Whiners and Losers

Both sides get their whacks in this survey of America's two-tiered political culture.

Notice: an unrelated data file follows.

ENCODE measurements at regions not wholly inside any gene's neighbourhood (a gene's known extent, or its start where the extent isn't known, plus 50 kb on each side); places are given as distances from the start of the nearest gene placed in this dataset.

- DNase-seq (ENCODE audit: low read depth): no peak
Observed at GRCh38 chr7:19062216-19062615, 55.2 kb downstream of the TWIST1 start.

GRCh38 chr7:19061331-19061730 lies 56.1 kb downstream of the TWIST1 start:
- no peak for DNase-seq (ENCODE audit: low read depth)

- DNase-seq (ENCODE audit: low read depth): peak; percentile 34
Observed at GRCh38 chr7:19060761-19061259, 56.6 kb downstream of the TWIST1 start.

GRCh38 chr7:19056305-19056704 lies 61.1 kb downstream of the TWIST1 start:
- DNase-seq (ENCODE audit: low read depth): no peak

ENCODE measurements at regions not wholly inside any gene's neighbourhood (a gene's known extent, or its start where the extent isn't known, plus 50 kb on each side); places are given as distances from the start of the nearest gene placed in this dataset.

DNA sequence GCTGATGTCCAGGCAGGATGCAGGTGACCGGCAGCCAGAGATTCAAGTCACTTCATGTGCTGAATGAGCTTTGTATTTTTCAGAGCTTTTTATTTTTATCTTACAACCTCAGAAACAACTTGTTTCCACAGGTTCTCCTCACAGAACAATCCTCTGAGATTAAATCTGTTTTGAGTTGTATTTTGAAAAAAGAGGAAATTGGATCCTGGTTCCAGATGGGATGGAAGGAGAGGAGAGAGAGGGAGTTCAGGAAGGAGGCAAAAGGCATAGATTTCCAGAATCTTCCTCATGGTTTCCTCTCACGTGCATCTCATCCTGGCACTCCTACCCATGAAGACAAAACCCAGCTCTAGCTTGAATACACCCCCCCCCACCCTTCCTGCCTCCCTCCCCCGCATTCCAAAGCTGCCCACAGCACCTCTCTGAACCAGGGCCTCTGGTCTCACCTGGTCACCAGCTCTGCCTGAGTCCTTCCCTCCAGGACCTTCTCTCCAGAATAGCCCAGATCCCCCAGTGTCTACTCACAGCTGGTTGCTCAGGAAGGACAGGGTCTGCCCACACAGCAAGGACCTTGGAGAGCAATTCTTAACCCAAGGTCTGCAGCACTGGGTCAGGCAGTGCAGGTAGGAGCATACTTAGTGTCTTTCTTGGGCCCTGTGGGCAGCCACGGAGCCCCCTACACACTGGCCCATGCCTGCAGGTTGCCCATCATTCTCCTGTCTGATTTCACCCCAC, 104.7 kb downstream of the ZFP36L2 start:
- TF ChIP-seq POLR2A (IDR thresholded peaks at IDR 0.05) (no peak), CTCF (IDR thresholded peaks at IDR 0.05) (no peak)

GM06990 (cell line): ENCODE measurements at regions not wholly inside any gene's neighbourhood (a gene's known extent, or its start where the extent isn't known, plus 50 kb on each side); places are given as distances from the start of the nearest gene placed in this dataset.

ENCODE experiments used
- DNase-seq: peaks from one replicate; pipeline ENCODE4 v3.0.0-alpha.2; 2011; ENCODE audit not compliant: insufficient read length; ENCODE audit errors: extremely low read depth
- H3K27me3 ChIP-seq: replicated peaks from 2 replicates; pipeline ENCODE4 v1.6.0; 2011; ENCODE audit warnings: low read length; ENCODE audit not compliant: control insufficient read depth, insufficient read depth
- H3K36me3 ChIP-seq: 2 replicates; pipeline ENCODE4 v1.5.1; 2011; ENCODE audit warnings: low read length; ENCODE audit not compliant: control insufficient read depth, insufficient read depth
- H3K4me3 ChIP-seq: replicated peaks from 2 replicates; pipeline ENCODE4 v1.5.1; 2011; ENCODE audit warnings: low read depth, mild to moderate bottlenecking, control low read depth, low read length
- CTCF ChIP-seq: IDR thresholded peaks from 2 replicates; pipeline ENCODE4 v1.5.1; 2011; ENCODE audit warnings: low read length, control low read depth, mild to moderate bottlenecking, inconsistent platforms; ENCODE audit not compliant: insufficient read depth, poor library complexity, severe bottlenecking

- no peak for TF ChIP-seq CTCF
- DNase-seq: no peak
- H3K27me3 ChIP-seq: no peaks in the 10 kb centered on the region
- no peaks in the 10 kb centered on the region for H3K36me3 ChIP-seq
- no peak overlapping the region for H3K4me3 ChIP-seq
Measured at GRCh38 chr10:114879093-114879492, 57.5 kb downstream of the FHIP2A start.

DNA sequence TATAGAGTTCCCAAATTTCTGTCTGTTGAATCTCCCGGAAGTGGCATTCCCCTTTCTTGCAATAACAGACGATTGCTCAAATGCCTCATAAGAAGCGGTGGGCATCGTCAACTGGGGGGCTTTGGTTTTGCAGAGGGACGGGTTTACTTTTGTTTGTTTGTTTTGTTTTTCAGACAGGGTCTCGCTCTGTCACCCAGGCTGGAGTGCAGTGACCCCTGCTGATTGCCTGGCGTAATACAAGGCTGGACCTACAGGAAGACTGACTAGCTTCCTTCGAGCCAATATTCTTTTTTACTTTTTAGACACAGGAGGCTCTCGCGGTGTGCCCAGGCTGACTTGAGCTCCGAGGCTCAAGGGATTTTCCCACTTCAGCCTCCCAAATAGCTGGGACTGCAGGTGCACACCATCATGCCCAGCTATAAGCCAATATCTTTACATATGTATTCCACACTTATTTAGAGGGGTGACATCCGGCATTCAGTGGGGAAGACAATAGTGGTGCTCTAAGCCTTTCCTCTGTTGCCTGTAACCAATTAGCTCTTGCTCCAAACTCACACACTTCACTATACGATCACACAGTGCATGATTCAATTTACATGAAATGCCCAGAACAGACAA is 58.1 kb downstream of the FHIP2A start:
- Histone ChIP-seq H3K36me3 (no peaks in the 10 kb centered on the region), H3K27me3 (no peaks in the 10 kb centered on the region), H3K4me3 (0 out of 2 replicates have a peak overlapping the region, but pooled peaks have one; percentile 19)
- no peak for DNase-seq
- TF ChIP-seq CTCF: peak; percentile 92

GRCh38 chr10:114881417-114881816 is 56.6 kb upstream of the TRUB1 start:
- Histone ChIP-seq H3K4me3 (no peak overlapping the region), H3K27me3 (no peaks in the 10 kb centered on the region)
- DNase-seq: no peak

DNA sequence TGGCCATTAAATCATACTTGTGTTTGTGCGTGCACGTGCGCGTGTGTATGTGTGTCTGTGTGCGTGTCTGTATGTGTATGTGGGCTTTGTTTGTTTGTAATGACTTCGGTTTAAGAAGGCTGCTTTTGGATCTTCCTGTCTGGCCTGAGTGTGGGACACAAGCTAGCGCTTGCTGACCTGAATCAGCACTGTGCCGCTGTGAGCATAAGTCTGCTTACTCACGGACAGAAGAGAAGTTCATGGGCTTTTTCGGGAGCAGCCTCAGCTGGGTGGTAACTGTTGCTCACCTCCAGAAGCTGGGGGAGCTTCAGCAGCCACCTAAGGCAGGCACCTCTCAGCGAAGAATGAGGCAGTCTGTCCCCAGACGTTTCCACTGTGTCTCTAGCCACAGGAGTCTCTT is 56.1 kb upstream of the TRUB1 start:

Sore Winners is author John Powers' term for what might be called the cultural politics of gloating. Mind you, this is not the sole province of a president with the moxie to tell Bob Woodward that, "Maybe somebody needs to explain to me why they say something, but I don't feel like I owe anybody an explanation." No, Powers sees the entire culture of "Bush World" as a storehouse of sore winners. Examples include the NFL, where 49er Terrell Owens scores, signs the ball, and hands it to his financial adviser. In publishing, Random House CEO Peter Olson shamelessly catalogs to a New York Times reporter the reams of people he's fired. Reality TV serves as a carnival of humiliation, "faux Darwinian games of selection, extinction, survival, and victory" in which society's have-nots enjoy the brief fantasy of success—then are displaced the following week. As Powers says, "Bush Culture has become one long schadenfreude spree." Or, as the Donald says, "You're fired." Winners is stronger in its casual observations than in any overarching analysis. However, Powers—an editor at our sister publication L.A. Weekly—packs more in a quick jab than others fit into an entire chapter. Discussing the post-9/11 media fatwa that "the age of irony is over" (as Vanity Fair editor Graydon Carter famously pronounced and recently rescinded), he notes how such a declaration is indicative of the cancer of sanctimony in the mainstream media: "As the British demonstrated during the Blitz, you can fight the enemy and be ironic at the very same time. . . . Only dullards think you must be earnest to be serious." In which case, Jon Stewart may be Winston Churchill's star pupil. While Winners is no more likely to sway a swing voter than would the endorsement of Bea Arthur, it serves as a useful and irreverent cultural scrapbook of American culture ruled by a man who thought Friends was a movie yet still manages to convince many that he's a man of the people. And if Dubya reaps the votes of those red-state Wal-Mart workers who lack health insurance or a living wage, you can be sure the winners will still whine about the "death tax" and tort reform. Even as Powers makes you laugh at their top-down moxie, a serious truth remains: Never have the few been aggrieved by so many. Only in Bush World. info@seattleweekly.com

 
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